NASHVILLE, Ind. – Back in March, when most couldn’t fathom the notion of “President-elect Trump,” I wrote a column comparing the Manhattan mogul to Phineas Taylor Barnum. The Indiana presidential primary was just taking shape but I could sense his potential for a Republican nomination.

Comparing Trump to P.T. Barnum was because the two, separated by more than a century in time, had a unique love for “the show.” Wikipedia describes Barnum as an “American politician, showman, and businessman remembered for promoting celebrated hoaxes and for founding the Barnum & Bailey Circus. He once said, “I am a showman by profession ... and all the gilding shall make nothing else of me.”

Trump loves the show too. He doesn’t read books and is not interested in intelligence briefings. He gets his news from “the shows” and he loves beauty pageants and starred in his own show, “The Apprentice” with the famous line, “You’re fired!” He turned the 2016 election cycle into the most sensational reality show in history, ending with a stunning presidential upset on Nov. 8. It promises to get exponentially impactful as he brews an administration.

On Dec. 1, he and Vice President-elect Mike Pence brought this “show” to Indianapolis to save Carrier jobs. As the pair entered the plant where 1,400 had been told “You’re fired,” you could almost hear Barnum whisper into the billionaire’s ear, “If you hesitate some bolder hand will stretch out before you and get the prize.”

Trump and Pence announced they had “saved” 1,100 jobs, though when it was all sorted out in the following days, we learned the Indiana Economic Development Corporation had promised $7 million, with 730 Carrier jobs remaining. Trump rounded it off by including 300 jobs that were never slated to move to Mexico, though some 500 Carrier jobs will end up there at $5.90 an hour, along with 700 United Technologies jobs in Huntington.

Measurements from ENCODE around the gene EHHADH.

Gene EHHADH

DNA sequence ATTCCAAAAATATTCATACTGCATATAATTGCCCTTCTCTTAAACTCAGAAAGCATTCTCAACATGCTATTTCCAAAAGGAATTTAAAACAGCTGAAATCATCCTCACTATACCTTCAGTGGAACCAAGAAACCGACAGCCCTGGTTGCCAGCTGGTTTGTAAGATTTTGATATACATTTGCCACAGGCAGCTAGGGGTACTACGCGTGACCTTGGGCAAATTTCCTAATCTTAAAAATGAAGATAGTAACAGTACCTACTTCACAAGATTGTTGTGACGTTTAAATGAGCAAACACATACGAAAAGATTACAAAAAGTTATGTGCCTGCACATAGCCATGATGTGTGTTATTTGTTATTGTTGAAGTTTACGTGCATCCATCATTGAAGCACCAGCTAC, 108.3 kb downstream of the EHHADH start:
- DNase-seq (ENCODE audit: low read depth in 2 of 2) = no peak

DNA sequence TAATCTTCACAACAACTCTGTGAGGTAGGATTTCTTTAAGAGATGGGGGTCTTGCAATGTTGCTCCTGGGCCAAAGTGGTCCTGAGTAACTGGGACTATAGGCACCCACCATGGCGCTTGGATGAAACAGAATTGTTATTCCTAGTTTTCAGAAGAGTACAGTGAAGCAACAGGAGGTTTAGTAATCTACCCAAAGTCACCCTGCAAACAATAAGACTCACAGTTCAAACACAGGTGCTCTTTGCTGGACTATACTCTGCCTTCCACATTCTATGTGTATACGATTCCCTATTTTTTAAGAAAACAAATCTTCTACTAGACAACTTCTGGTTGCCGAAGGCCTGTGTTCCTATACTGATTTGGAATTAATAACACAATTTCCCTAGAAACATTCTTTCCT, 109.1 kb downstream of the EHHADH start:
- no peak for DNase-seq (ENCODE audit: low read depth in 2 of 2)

By this past Wednesday, Trump ended up in a Twitter feud with Chuck Jones, president of the United Steelworkers Local 1999, who was left in the dark until Trump and Pence appeared. He was initially grateful for the saved 730 jobs, but told the Washington Post that Trump was “lying his ass off” by claiming 1,100. Our President-elect then tweeted that Jones “has done a terrible job representing workers. No wonder companies flee country!”

So there!

What should we make of this?

This was good politics for a fledgling administration, at least until the Trump/Jones tweet spar. There were great headlines spread over several news cycles. Trump understands the art of political theater.

It contrasts with President Obama, who actually saved about 150,000 Hoosier jobs with his 2009 General Motors and Chrysler restructuring. But Obama didn’t understand “the show.” His Democratic Party got shellacked in the 2010 mid-terms. Then U.S. Rep. Joe Donnelly remembers Chrysler workers telling him they were voting for guns, not jobs. The irony there is that Obama and Vice President Biden showed up at a Kokomo Chrysler plant and announced billions of dollars of investments three weeks after the 2010 elections.

So here was Trump at the Carrier “show” delivering on a campaign promise, right? Actually, Trump delivered on a campaign “euphemism.” I’ll let him explain:

Trump recalled a “handsome” Carrier employee on an NBC Nightly News. “He said something to the effect, ‘No we’re not leaving, because Donald Trump promised us that we’re not leaving.’ And I never thought I made that promise – not with Carrier. I made it for everybody else. I didn’t make it really for Carrier.”

In that other show last August - “NBC Nightly News” - Trump actually did say, “We’re bringing jobs back to our country. We’re not going to let Carrier leave.” And at every Trump rally I attended, he castigated Carrier for leaving Indy.
    
“I said, ‘Carrier will never leave.’ But that was a euphemism,” Trump explained. “I was talking about Carrier, like all other companies from here on in. Because they made the decision a year and a half ago. But he believed that was, and I could understand it.”
    
It prompted Salena Zito of The Atlantic to observe, “The press takes him literally, but not seriously; his supporters take him seriously, but not literally.”
    
So allow me to roll the credits. Trump did retrieve at least 730 Hoosier jobs. But close to a 1,000 are still headed to Mexico. Attorney General Greg Zoeller told me this week that Trump knows the art of the deal. A great businessman (or attorney) will hold the facts and perceptions close to the vest, cut the deal, then proclaim victory.

Half-term Alaska Gov. Sarah Palin termed it “crony capitalism.” The Wall Street Journal called it “Trump’s Carrier Shakedown.” Irwin M. Stelzer, writing in the Weekly Standard, observed, “A decent deal but a rotten precedent. Trump threatened other companies with ‘consequences’ if they take jobs abroad. Board rooms around the country are being entertained with Power Point presentations, ‘How to Turn a Credible Threat of Plant Closure Into a Nice Subsidy.’”

Or as P.T. Barnum would observe, “Remember the proverb of Solomon: ‘He becometh poor that dealeth with a slack hand; but the hand of the diligent maketh rich.’”

The columnist is publisher of Howey Politics Indiana at www.howeypolitics.com. Find him on Facebook and Twitter @hwypol.